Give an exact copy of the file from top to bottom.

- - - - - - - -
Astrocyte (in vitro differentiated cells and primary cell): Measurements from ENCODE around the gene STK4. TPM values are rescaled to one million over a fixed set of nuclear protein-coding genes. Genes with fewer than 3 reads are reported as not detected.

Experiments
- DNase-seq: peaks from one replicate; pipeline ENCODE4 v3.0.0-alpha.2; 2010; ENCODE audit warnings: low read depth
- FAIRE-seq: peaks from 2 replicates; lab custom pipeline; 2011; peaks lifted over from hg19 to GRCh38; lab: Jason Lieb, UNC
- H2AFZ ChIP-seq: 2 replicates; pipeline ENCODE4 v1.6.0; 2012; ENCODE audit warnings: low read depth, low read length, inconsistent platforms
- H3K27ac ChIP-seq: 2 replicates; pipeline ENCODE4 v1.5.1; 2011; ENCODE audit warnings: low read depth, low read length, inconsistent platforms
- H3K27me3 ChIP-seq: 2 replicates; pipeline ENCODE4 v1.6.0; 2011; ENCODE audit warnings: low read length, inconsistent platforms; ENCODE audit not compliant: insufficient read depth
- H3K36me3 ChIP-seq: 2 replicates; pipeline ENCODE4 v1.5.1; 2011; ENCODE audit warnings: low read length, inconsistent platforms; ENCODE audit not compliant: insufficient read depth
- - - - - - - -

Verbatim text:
Astrocyte (in vitro differentiated cells and primary cell): Measurements from ENCODE around the gene STK4. TPM values are rescaled to one million over a fixed set of nuclear protein-coding genes. Genes with fewer than 3 reads are reported as not detected.

Experiments
- DNase-seq: peaks from one replicate; pipeline ENCODE4 v3.0.0-alpha.2; 2010; ENCODE audit warnings: low read depth
- FAIRE-seq: peaks from 2 replicates; lab custom pipeline; 2011; peaks lifted over from hg19 to GRCh38; lab: Jason Lieb, UNC
- H2AFZ ChIP-seq: 2 replicates; pipeline ENCODE4 v1.6.0; 2012; ENCODE audit warnings: low read depth, low read length, inconsistent platforms
- H3K27ac ChIP-seq: 2 replicates; pipeline ENCODE4 v1.5.1; 2011; ENCODE audit warnings: low read depth, low read length, inconsistent platforms
- H3K27me3 ChIP-seq: 2 replicates; pipeline ENCODE4 v1.6.0; 2011; ENCODE audit warnings: low read length, inconsistent platforms; ENCODE audit not compliant: insufficient read depth
- H3K36me3 ChIP-seq: 2 replicates; pipeline ENCODE4 v1.5.1; 2011; ENCODE audit warnings: low read length, inconsistent platforms; ENCODE audit not compliant: insufficient read depth